WASHINGTON -- Financial advisors should consider a new source of income for their clients as they develop a retirement plan: getting a job.

According to a new survey by Merrill Lynch, most Boomers want more from their post-career years than Caribbean cruises and early tee times, with nearly three-quarters of pre-retirees aged 50 or older saying that an ideal retirement would include some form of work.

Advisors, in particular, should take note of what Merrill is calling the "new retirement workscape," as they help clients plan for life after their primary career winds down, argues David Tyrie, head of Retirement and Personal Wealth Solutions for Bank of America Merrill Lynch.

"Advisors cannot be effective with their clients unless they acutely understand the new role of work and retirement," Tyrie told reporters on a conference call. "We're dealing with a very, very big topic, and if you can't understand this new role, how can you be effective?"

To that end, Merrill is incorporating the findings of its latest survey, which polled more than 7,000 respondents across a range of age and wealth levels, into its advisor training programs. Ultimately, Tyrie says, the firm is expecting that the increasing interest retirees are expressing in starting a second career or working part time in their later years will reshape advisors' fundamental approach to retirement planning.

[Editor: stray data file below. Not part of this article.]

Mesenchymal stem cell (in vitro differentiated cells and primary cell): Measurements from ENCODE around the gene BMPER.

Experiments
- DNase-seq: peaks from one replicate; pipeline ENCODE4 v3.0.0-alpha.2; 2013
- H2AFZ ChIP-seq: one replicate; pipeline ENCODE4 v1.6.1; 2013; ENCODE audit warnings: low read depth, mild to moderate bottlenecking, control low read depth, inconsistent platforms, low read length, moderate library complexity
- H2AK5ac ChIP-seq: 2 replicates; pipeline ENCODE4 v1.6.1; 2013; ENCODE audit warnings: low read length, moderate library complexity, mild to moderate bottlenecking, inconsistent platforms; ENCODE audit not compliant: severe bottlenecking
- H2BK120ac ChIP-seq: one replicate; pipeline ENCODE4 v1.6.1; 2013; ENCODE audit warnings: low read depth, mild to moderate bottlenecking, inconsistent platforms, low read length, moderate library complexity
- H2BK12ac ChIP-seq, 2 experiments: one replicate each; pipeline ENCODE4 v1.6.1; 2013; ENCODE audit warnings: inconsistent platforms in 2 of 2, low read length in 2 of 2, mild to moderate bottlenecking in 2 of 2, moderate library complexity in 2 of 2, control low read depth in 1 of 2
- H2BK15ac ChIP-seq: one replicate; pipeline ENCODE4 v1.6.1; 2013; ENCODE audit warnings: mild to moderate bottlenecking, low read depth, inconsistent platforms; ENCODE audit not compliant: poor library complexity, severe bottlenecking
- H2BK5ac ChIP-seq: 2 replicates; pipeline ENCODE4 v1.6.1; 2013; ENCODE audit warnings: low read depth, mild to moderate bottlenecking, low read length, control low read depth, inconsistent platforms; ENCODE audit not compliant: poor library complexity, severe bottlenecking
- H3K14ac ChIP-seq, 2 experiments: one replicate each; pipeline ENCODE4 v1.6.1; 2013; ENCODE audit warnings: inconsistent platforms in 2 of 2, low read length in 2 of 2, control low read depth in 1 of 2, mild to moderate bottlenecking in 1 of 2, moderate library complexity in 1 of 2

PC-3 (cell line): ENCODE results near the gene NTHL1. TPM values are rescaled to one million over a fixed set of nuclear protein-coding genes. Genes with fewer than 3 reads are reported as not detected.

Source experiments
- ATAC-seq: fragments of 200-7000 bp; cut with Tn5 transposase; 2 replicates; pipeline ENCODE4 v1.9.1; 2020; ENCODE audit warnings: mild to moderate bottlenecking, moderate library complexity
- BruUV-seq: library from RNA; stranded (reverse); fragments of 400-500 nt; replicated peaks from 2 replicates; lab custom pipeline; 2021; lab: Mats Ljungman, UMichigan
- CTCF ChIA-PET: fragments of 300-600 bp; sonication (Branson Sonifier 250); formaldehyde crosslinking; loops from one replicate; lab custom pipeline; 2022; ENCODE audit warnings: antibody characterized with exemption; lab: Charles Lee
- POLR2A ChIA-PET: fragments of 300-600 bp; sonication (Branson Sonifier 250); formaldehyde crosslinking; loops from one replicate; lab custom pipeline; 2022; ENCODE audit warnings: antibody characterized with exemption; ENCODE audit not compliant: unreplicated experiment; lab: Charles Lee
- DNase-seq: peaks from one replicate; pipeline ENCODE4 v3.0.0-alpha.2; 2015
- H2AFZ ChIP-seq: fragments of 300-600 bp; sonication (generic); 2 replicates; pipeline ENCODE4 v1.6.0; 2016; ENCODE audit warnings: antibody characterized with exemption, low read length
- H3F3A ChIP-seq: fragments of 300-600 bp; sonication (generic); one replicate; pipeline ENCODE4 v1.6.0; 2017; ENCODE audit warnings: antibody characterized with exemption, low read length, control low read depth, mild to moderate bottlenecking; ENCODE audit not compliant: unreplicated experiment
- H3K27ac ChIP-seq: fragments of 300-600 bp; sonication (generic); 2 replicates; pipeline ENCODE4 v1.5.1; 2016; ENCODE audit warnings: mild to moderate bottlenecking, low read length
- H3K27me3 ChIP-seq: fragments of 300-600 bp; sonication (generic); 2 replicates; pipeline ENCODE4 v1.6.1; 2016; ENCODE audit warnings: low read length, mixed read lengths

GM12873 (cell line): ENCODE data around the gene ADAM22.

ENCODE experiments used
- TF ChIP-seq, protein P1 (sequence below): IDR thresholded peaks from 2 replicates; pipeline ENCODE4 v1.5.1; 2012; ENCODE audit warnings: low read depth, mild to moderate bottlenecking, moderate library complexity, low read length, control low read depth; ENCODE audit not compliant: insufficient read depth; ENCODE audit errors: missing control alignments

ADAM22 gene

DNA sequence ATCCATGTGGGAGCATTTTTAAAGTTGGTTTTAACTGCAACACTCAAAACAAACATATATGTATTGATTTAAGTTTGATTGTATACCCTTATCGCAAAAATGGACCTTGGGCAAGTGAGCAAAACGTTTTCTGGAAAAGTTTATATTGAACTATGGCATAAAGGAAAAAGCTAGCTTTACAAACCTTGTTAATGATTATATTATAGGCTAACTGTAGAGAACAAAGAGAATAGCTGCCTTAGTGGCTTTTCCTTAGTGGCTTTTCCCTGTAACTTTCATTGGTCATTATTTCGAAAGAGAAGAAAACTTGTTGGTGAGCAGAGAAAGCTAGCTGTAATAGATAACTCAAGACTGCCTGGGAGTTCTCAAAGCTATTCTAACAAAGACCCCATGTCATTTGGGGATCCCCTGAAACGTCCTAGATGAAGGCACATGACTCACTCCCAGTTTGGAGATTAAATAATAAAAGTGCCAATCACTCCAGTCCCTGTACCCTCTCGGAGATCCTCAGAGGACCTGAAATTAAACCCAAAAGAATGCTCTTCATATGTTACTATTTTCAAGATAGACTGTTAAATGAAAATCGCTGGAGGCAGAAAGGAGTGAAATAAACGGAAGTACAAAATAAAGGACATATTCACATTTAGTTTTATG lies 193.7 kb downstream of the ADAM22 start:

In part, the growing focus on work is a product of rising life expectancies. When more and more people are living in good health into their 90s, the prospect of 20 to 30 years of leisure doesn't sit well with many workers who approaching retirement age.

Longer life expectancies are "transforming the dialogue that wealth managers have with their clients," says Andy Sieg, head of Global Wealth and Retirement Solutions for Bank of America Merrill Lynch. "In many ways, wealth management has become an industry that revolves around longevity."

That's not to say that those conversations are happening to the extent that they should, says Ken Dychtwald, president and CEO of Age Wave, a research and education consultancy focusing on population aging that partnered with Merrill on the new survey. Dychtwald notes that of the respondents who said that they work with a financial professional, 85% said that they hadn't had a conversation with their advisor about their "hopes and dreams" for retirement.

"A lot of people kind of wander into retirement without having thought about it all," Dychtwald says.

Financial planners also have an important role to play in helping their clients navigate some of the ways in which their post-career work plans could change their entitlement situation, Dychtwald says. Work that offers health insurance could change their Medicare benefits, for instance. Or, to what extent can they plan to rely on their pensions or other income sources should they opt to start a new business?

"You might have a new equation," he says. "The important point is to understand that new equation."